Thursday, November 19, 2009

A treatment for Down syndrome?

Wow. A study at Stanford, reported in Science Daily, found that increasing the amount of the neurotransmitter norepinephrine in young mice that had been genetically engineered to have something like Down syndrome improved their cognition. Within a few hours of getting the drugs, the mice did as well on their mouse-SATs as normal mice.

Imagine giving a drug to a newborn with Down syndrome that will let the kid grow up with normal cognitive abilities. The drug wears off quickly, so they'd have to keep taking it, unless we find a genetic treatment. They would still have the related physical problems, kidneys and such, but this would be a huge improvement in their lives and their families' lives.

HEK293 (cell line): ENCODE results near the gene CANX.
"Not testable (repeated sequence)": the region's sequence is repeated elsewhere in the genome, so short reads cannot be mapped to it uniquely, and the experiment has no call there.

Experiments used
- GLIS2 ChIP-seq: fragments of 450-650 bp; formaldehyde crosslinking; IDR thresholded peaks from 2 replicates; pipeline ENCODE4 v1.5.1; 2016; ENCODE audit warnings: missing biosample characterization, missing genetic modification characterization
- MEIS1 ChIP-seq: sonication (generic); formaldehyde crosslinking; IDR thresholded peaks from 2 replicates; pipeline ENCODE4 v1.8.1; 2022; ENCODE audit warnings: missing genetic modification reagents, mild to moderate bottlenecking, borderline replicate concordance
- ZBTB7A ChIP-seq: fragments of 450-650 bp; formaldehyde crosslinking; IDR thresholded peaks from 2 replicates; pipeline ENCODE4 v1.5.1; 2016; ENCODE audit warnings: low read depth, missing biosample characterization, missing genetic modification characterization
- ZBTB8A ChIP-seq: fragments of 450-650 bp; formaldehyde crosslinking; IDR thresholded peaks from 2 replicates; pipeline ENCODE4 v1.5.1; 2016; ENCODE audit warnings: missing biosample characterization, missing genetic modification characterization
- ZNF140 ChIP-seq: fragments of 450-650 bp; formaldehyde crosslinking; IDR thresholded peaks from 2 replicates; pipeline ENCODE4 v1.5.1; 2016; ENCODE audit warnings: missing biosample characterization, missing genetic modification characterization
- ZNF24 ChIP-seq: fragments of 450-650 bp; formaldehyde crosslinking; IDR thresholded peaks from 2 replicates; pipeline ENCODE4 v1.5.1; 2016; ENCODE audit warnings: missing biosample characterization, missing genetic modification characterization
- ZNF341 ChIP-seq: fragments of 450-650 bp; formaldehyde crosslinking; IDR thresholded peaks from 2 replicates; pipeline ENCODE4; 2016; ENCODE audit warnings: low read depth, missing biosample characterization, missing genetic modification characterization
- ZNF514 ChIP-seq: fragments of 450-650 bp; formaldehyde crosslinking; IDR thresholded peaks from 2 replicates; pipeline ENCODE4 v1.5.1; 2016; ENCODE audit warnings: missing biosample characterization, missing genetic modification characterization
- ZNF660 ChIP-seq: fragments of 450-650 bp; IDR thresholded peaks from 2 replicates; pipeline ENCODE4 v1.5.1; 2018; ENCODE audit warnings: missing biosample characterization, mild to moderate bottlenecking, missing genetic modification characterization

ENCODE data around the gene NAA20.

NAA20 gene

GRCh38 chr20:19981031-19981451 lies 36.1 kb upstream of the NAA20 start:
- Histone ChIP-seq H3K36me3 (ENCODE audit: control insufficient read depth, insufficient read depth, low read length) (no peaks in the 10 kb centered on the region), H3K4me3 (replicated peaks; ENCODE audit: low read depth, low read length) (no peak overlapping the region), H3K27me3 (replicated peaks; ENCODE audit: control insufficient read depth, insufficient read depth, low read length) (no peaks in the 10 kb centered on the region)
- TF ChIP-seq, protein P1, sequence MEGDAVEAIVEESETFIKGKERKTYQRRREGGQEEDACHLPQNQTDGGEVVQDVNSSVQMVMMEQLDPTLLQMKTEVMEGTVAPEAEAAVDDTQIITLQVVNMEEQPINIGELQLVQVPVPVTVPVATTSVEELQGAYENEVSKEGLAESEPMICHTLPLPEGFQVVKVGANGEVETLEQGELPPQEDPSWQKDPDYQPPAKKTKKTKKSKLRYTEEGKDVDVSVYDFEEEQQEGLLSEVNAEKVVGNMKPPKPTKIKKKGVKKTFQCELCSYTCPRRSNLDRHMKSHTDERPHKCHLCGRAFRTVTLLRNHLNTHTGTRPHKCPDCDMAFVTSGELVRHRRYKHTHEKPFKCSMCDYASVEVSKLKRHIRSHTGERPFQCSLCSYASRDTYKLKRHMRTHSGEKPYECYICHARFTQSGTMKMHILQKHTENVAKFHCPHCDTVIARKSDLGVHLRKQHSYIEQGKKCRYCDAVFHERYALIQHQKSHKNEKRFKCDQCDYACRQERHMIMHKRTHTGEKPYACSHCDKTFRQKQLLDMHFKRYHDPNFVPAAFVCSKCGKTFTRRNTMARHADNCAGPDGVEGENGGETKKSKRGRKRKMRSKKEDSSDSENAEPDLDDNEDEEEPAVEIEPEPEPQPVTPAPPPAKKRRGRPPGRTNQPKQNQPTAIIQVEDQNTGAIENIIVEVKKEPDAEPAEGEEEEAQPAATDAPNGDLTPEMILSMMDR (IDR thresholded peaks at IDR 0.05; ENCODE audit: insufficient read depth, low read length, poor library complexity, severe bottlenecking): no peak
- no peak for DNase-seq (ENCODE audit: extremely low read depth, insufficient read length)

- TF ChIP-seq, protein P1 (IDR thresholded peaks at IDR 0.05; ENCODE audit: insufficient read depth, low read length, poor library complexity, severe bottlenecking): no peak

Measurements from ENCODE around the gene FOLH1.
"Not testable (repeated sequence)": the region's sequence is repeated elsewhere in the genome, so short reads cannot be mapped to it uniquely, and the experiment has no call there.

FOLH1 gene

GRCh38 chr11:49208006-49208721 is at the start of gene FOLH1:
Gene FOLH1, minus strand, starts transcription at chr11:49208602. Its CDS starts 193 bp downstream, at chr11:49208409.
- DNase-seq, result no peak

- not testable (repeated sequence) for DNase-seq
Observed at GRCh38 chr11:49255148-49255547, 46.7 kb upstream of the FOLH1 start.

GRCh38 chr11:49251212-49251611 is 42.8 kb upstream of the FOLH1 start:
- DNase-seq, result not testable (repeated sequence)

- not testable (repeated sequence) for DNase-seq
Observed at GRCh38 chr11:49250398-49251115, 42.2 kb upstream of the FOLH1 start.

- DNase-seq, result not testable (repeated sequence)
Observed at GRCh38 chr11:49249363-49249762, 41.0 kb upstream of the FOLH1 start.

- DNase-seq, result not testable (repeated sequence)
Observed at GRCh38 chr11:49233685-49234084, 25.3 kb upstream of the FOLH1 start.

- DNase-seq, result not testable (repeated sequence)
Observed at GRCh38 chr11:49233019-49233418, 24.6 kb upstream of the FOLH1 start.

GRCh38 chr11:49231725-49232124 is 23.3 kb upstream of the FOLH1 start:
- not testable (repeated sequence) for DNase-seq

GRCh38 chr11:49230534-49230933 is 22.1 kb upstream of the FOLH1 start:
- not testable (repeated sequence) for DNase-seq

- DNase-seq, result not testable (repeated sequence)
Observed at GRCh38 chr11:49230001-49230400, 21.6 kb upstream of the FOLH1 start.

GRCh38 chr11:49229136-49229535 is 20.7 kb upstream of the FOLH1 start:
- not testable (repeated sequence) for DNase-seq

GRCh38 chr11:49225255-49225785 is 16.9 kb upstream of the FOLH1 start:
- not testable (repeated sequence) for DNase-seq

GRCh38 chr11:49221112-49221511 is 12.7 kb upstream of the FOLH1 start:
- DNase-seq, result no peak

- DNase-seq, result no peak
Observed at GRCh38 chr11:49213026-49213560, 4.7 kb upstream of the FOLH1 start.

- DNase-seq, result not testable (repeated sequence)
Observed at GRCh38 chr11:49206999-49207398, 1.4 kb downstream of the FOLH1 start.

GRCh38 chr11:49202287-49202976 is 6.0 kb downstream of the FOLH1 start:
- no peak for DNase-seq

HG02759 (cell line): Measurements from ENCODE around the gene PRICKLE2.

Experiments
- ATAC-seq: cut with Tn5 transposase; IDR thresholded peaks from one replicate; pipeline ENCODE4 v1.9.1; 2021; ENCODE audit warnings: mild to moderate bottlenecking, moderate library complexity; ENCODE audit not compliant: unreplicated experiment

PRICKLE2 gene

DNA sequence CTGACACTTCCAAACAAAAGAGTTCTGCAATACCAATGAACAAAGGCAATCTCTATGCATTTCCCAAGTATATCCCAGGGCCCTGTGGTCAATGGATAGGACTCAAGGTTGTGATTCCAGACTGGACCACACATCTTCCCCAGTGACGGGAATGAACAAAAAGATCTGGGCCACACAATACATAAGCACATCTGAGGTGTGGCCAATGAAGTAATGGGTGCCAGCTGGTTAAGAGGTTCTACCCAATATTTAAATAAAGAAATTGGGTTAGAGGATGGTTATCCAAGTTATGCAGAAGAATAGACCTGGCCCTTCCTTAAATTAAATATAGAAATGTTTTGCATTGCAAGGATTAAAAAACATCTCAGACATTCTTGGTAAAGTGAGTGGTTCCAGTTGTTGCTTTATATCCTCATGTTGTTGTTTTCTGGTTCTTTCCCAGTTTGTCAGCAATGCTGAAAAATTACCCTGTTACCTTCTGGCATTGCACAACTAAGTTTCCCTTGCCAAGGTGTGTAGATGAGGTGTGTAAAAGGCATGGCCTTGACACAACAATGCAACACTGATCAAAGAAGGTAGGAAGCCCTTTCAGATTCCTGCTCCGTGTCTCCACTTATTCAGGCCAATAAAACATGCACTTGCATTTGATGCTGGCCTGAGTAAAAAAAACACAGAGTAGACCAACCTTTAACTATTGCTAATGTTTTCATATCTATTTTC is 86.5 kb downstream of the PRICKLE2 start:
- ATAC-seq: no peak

This is your tax dollars at real work. We should remember to point this out next time some idiot senator wants to defund the National Institutes of Health.

This jumped out at me from the Science Daily article and suggests ways for caregivers to work with Downs kids:

"Cognition doesn't fail in every aspect; it's failing in a structure-dependent fashion," (the primary author) said. For instance, people with Down syndrome struggle to use spatial and contextual information to form new memories, a function that depends on the hippocampus part of the brain. As a result, they have trouble with learning to navigate complex environments such as a new neighborhood or a shopping mall. But they're much better at remembering information linked to colors, sounds or other sensory cues because such sensory memories are coordinated by a different brain structure, the amygdala.

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